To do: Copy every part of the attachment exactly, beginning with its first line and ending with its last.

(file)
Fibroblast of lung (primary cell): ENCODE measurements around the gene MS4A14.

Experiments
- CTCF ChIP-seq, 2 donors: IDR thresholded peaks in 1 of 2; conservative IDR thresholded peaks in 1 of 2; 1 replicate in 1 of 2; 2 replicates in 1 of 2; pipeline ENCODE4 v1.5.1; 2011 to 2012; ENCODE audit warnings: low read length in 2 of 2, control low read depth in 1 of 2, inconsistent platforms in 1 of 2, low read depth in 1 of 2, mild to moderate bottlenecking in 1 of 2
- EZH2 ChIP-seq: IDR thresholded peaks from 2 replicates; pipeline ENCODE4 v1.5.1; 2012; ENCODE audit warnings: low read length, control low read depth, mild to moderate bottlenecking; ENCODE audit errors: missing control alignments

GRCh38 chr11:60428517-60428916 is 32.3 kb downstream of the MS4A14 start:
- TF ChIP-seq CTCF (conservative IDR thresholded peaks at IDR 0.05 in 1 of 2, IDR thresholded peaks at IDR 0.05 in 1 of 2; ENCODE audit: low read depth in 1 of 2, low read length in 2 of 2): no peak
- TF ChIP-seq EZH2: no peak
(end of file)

Fibroblast of lung (primary cell): ENCODE measurements around the gene MS4A14.

Experiments
- CTCF ChIP-seq, 2 donors: IDR thresholded peaks in 1 of 2; conservative IDR thresholded peaks in 1 of 2; 1 replicate in 1 of 2; 2 replicates in 1 of 2; pipeline ENCODE4 v1.5.1; 2011 to 2012; ENCODE audit warnings: low read length in 2 of 2, control low read depth in 1 of 2, inconsistent platforms in 1 of 2, low read depth in 1 of 2, mild to moderate bottlenecking in 1 of 2
- EZH2 ChIP-seq: IDR thresholded peaks from 2 replicates; pipeline ENCODE4 v1.5.1; 2012; ENCODE audit warnings: low read length, control low read depth, mild to moderate bottlenecking; ENCODE audit errors: missing control alignments

GRCh38 chr11:60428517-60428916 is 32.3 kb downstream of the MS4A14 start:
- TF ChIP-seq CTCF (conservative IDR thresholded peaks at IDR 0.05 in 1 of 2, IDR thresholded peaks at IDR 0.05 in 1 of 2; ENCODE audit: low read depth in 1 of 2, low read length in 2 of 2): no peak
- TF ChIP-seq EZH2: no peak